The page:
Eflwyn’s character, teetering so desperately between two very different paths, will draw in readers through a dramatic and sometimes magical coming of age story. Much of the early parts of the book rely on political intrigue and constant references to history of the land; fortunately Cherryh wisely includes a short introduction that provides a quick summary of the back-story for readers new to the series. The remaining action focuses on Elfwyn and his search for his own path. The action overall is well plotted and fast moving, and Cherryh's controlled prose works effectively alongside her ideas. Where I feel like the book falls apart, though, is at the ending. When finally confronted with the true evil behind all the dark plotting, the conversation might as well be this:
Evil Person says, "You will bow before me and further my plans to bend the kingdom to my mighty will. Hahahaha!"
Elfwyn responds with, "Screw you, jack!"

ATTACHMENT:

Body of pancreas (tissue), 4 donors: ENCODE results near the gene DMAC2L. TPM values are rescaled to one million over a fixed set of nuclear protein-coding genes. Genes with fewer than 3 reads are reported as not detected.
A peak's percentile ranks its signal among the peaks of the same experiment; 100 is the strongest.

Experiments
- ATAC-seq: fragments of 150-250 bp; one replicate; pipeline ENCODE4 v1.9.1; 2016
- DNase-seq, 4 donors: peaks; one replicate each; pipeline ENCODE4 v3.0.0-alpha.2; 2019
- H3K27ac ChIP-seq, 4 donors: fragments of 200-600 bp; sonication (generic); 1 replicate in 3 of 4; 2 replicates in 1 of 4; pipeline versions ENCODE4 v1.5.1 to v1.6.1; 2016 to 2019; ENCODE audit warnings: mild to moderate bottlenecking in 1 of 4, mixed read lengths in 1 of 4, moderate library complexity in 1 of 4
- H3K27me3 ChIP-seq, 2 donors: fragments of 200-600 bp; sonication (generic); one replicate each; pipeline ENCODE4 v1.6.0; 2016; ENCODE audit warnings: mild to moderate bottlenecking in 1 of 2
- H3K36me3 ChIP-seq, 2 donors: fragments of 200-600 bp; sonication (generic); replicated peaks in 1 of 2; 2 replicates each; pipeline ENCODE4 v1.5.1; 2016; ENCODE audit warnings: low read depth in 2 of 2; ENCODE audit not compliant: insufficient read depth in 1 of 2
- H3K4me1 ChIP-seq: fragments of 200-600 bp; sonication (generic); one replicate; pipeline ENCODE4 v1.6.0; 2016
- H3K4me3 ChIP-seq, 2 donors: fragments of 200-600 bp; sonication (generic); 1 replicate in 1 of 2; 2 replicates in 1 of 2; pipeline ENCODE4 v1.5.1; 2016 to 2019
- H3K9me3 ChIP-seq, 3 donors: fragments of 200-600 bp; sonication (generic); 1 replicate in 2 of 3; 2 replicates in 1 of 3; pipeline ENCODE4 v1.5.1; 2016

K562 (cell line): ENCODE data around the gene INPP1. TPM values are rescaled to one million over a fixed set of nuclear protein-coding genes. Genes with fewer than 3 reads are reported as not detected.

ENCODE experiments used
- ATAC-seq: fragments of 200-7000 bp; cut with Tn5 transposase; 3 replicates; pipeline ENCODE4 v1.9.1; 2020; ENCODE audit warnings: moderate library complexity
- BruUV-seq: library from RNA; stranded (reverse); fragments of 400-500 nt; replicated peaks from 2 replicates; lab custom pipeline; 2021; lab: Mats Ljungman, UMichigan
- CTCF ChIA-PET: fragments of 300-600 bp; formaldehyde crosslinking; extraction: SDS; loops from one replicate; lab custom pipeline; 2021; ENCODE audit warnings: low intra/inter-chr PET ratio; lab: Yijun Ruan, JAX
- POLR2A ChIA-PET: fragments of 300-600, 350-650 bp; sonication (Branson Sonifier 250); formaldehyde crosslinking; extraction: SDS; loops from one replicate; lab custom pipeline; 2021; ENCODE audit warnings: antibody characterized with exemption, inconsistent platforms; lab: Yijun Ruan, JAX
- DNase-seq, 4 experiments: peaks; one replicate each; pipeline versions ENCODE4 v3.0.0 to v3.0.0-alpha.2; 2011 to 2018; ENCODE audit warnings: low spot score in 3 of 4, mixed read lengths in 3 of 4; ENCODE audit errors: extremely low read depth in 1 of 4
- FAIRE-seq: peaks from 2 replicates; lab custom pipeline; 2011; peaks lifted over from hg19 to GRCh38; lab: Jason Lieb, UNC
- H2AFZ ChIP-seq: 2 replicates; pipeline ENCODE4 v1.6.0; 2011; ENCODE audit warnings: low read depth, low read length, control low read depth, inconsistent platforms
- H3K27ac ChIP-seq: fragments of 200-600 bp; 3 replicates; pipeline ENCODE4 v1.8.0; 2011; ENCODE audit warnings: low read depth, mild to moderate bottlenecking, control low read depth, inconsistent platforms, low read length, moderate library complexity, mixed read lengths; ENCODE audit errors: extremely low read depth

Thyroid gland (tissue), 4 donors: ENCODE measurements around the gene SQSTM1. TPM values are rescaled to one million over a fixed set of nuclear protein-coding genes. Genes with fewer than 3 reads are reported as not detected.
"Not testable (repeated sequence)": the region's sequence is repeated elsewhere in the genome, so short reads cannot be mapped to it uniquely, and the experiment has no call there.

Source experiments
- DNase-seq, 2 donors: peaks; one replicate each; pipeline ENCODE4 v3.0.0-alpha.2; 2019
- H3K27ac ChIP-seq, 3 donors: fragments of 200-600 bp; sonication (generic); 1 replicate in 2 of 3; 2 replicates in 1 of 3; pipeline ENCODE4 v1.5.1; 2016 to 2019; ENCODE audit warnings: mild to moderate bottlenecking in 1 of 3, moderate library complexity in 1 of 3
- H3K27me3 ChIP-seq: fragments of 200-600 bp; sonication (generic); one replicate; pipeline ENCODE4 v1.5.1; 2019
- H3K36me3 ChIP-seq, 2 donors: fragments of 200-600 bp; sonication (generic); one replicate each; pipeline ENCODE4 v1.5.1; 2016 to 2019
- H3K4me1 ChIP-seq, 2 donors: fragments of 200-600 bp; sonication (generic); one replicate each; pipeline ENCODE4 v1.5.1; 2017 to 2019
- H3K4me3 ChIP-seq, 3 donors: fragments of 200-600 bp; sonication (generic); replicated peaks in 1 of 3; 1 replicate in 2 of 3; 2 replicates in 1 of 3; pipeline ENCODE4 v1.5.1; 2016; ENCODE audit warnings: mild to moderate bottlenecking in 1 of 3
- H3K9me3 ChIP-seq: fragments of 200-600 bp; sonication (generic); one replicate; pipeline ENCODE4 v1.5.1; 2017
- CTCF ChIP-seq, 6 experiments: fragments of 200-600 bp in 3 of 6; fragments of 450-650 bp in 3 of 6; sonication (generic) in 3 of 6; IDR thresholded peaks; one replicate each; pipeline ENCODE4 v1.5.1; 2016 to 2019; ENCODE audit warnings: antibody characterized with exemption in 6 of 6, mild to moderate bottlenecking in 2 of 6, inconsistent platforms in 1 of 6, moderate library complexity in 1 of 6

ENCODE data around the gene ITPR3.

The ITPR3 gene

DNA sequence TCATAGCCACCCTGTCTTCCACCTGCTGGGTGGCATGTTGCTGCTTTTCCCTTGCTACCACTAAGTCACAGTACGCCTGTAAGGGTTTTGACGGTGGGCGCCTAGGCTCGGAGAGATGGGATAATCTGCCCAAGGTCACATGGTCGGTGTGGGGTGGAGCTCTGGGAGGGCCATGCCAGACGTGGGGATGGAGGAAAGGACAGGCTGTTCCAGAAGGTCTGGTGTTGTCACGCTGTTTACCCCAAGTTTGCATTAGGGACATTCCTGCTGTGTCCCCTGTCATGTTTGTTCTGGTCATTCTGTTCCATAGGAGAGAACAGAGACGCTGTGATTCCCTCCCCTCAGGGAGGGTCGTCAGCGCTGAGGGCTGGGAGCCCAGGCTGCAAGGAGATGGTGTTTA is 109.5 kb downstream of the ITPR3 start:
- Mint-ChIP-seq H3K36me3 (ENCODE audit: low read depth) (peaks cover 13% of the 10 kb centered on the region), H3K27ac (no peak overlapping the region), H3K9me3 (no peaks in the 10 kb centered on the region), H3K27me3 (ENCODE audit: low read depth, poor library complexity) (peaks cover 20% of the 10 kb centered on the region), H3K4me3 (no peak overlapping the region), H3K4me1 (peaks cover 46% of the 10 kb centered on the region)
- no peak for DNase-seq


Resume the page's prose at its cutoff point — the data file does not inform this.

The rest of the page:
Cherryh's approach is not quite that simplified, nor as bluntly snotty, but you get the idea. At no point is Elfwyn really tempted or confused by the evil. Sure, there are points at which he's manipulated but it's made pretty clear that he's not under control of himself at those moments. It never enters Elfwyn's mind that the evil way is better, that he or even the kingdom could be better off if he--ahem--went to the dark side. It all makes the real struggle of the novel---the internal struggle for Elfwyn to find out who he really is---pretty mundane. To her credit, I think Cherry's main intent was to create a compelling commercial novel, and Fortress of Ice will definitely satisfy anyone looking for a fast read. But anyone looking for fantasy to do a bit more needs to look elsewhere.